Pharmaceutical company Merck & Co and Ridgeback Biotherapeutics are reporting that their antiviral drug, molnupiravir, is showing promising signs of being effective at preventing severe cases of COVID-19 in patients with mild to moderate forms of the disease. Taken orally, the treatment could be used by patients in their own homes, and cuts the chances of being hospitalized and dying by half, regardless of whether the patient is infected with the deadly delta variant or not.
First developed in 2014 by Emory University as a treatment for influenza, molnupiravir was acquired by Ridgeback Biotherapeutics who later partnered with Merck to further develop the drug. In the lab, it was found to have potential effectiveness against RNA viruses such as influenza, Ebola, chikungunya, and various coronaviruses. In October 2020, Merck launched a one-year Stage 2/3 trial focused on hospitalized patients with COVID-19; a year later, preliminary results showed that molnupiravir cut the risk of hospitalization and death by about 50 percent for newly diagnosed, high-risk patients, and appears to work well regardless of what variant the patient is infected with. The company is applying for emergency use authorization (EUA) from the FDA, and numerous other countries have expressed interest in using the drug as a treatment for COVID.
Molnupiravir has an advantage over currently-used treatments in that it is taken orally, unlike intravenously-administered remdesivir or monoclonal antibody treatments, so a patient using the drug can do so at home, rather than at a clinic or hospital. A full 10-pill, 5-day regimen of molnupiravir costs about $700, about a third of the cost of a monoclonal antibody treatment.
The drug works by producing what is called a ribonucleoside analog when it is metabolized in the body; this is a compound that resembles the chemical used in RNA replication: when the virus’ RNA polymerase (an enzyme that makes RNA from a DNA template) tries to make a copy of RNA that contains molnupiravir, the fake ribonucleoside contamination causes catastrophic mutations in all future copies, resulting in the production of “broken” viruses that can’t infect anyone.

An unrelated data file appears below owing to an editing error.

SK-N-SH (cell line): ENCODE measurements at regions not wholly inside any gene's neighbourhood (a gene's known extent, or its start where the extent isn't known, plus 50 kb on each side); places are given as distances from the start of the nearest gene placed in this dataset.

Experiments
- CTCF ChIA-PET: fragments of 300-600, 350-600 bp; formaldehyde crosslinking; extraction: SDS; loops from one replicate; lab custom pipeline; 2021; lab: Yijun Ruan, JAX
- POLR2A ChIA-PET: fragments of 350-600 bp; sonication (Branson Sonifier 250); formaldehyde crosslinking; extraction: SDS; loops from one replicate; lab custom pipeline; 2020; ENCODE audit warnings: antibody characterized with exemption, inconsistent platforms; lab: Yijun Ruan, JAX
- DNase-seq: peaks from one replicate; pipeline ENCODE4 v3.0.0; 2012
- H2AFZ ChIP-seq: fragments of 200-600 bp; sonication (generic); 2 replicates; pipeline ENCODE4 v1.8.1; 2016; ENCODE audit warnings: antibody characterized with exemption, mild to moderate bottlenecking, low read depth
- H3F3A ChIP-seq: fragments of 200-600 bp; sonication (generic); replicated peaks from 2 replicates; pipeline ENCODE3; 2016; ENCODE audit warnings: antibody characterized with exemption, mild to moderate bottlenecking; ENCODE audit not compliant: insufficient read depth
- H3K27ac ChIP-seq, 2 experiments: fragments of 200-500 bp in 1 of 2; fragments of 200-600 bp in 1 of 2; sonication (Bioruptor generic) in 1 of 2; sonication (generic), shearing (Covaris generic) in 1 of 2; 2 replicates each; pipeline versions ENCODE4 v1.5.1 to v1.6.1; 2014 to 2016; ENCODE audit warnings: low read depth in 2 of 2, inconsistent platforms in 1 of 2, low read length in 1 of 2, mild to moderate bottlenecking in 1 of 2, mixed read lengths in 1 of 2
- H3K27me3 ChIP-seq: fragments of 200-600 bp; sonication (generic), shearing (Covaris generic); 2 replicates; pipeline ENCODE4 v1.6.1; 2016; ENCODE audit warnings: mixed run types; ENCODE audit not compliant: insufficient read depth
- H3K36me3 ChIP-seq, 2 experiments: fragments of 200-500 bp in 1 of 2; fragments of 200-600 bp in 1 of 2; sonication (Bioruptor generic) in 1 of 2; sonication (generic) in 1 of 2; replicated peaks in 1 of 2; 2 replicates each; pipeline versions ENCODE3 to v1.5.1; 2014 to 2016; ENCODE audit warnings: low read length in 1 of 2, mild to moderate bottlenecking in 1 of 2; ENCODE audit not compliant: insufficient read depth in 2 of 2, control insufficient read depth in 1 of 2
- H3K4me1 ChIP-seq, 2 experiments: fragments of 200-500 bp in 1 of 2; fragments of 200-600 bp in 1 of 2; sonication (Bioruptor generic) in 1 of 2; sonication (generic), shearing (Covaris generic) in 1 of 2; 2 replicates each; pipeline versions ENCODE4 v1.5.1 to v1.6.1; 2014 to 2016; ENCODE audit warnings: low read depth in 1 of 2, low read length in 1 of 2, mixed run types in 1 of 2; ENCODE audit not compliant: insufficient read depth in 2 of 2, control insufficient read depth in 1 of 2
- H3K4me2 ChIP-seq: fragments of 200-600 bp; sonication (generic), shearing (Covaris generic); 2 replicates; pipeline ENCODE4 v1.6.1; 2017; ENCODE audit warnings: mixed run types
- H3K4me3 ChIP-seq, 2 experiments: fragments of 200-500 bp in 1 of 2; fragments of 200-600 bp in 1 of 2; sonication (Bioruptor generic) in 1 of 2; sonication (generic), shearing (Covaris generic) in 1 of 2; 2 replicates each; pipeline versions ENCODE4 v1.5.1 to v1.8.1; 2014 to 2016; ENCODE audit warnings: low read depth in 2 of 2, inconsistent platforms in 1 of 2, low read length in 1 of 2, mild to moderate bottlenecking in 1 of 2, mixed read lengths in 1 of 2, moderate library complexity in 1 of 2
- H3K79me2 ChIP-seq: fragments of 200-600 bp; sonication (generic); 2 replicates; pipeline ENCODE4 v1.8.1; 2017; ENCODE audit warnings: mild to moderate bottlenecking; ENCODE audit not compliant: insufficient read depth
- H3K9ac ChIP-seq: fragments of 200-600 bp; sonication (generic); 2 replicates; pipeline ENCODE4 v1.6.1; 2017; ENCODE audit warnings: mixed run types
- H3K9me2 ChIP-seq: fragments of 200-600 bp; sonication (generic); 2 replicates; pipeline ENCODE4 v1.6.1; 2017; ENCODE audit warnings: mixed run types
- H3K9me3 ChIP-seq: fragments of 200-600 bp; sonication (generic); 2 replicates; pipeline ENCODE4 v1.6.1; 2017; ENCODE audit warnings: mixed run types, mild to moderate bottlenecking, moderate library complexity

Numerous existing drugs have been tried as treatments against COVID-19, although most efforts have not panned out. Antimalarial drugs chloroquine and hydroxychloroquine were found to cause “serious heart rhythm problems” in patients—a complication that could prove deadly when administered to patients with a disease like COVID-19 that can cause heart failure, arrhythmia and atrial fibrillation. Anti-parasitic drug ivermectin was found to be an effective antiviral agent in the lab, but clinical trials found that to be effective against COVID-19 in a human patient, toxically-high doses of the drug would have to be used. The effectiveness of antiviral drug remdesivir was also found to be too low to be of practical use against COVID-19, although it is still used in extreme cases, in combination with other compounds such as baricitinib or interferon beta-1a.
Experts stress that despite the promising outcome of molnupiravir’s trials, the treatment is no substitute for getting vaccinated against COVID-19, as antiviral drugs do not offer immunity to the viruses they are used to treat; even in the face of reduced efficacy against the delta variant, the vaccines are still more effective at reducing hospitalization and death than what Merck is reporting for molnupiravir. Molnupiravir is also not recommended for use as a prophylactic against COVID-19, as the mutagenic nature of its mechanism of action runs the risk of producing cancer in a long-term user.
- Phyre2 model ribbon diagram rendering of the 2019-nCoV M(pro) protease as a target for antiviral drugs. 27 January 2020 via Wikimedia Commons
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